Even a Broken Clock is Right Twice a Day

There’s an old saying that states “even a broken clock is right twice a day”. Literally, this means that even a clock which no longer functions can still be accurate since the time its hands stopped on will be the correct time twice in one day.

Idiomatically, the saying applies to people who are often irrational and give inaccurate information on issues but manage to surprise with an insightful opinion or a rational response every now and then. Just like a broken clock, these individuals can be correct occasionally.

Perhaps the best example of a human “broken clock” in Philippine politics is Speaker of the House, Pantaleon Alvarez. Previously, he was attracting headlines with absurd proposals such as lowering the age of criminal liability to 9 years old and appropriating an annual budget of US$26.00 for the Commission of Human Rights in response to their criticism of the Duterte administration.

Lately, however, Alvarez has been championing measures that would very likely yield positive results for society. His most prominent bill at present is one which allows the dissolution of marriage, known colloquially as the ‘divorce bill’. This is not the first time an attempt was made to legalize divorce in the Philippines, all previous iterations of this measure failed mainly due to staunch opposition from conservative Christian groups.

The Philippines is one of only two sovereign states in the world which does not allow divorce, the other being the Vatican. Alvarez correctly states the negative impact of this reality: poor families suffer the most since the available process, annulment, is resource-intensive and can last prolonged periods of time.

The House Speaker also accurately states that being trapped in abusive marriages do more harm to all family members involved than undergoing divorce. A report on PsychologyToday.com identified effects troubled households have on children, including: chronic tensions, mood problems and fearing intimacy as they grow up.

The necessity of divorce for the Philippines is something Alvarez could not ignore, hence he is robustly pushing his bill in Congress even though that President Duterte himself is personally opposed to it. While other lawmakers would shy-away from forwarding an agenda contradicting the President, Alvarez is instead pro-actively persuading the former to change his mind.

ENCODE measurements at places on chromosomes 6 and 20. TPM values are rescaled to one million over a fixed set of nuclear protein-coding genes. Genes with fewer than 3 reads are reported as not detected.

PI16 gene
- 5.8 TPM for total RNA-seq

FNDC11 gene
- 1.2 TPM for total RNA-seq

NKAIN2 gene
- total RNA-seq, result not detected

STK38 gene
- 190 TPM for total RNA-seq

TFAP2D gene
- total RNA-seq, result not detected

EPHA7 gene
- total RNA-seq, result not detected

And it isn’t just the President that Alvarez has standing in his way to enact the divorce bill into law. Historically, the biggest detractors of any legislative action to allow divorce has come from the religious sector – particularly from priests, pro-life politicians and other religious leaders.

Yet rather than to cower from the influence of these religious groups, Alvarez is not only decisively championing for a divorce law but is also filing a bill to remove the tax exemption of religious organizations as well. The bill would be very liberal, not only for Philippine standards but globally as well. Only a select few countries collect tax revenue from their religious groups, and all of them are located in Europe also.

If the divorce bill would prove a tough fight against religious groups, it is without a doubt that Alvarez faces a much robust opposition to a bill that seeks to tax churches. However, being aware of the financial prowess of religious organizations in the Philippines presents a strong case for passing this legislation.

In 2014, the Philippine-based cult ‘Iglesia Ni Cristo’ (Church of Church) was able to afford the construction of a 50,000-seat, state-of-the-art sports stadium to celebrate their 100th founding anniversary that year. It is the largest indoor arena in the world, and reportedly cost US$200M to construct, employing world-class construction firms from abroad.

Another religious cult, the ‘Kingdom of Jesus Christ’, saw its founder – Pastor Apollo Quiboloy – detained in Hawaii, along with his private jet, after U.S. authorities found an undeclared amount of cash and firearms onboard. The plane alone costed an estimated US$15M, and the stacks of cash that authorities seized from inside it amounted to another US$350,000.

Religion was meant to be an instrument of worship, and beyond that an agency to perform charitable deeds catering the poor. However, the amount of wealth which these two religious organizations possess is staggering – the tithe which they collect from their membership makes it a profitable organization, so much that they can afford to construct sports facilities and have private jets.

The ostentatious wealth they posses would present a strong case for Alvarez to waive their tax exemptions, because if they can afford such extravagant possessions they should also be able to contribute their fair share to the State.

The House Speaker surprised with these two measures, and it goes to show that even someone who is ludicrous enough to think 9-year olds are criminally-liable is capable of productive ideas.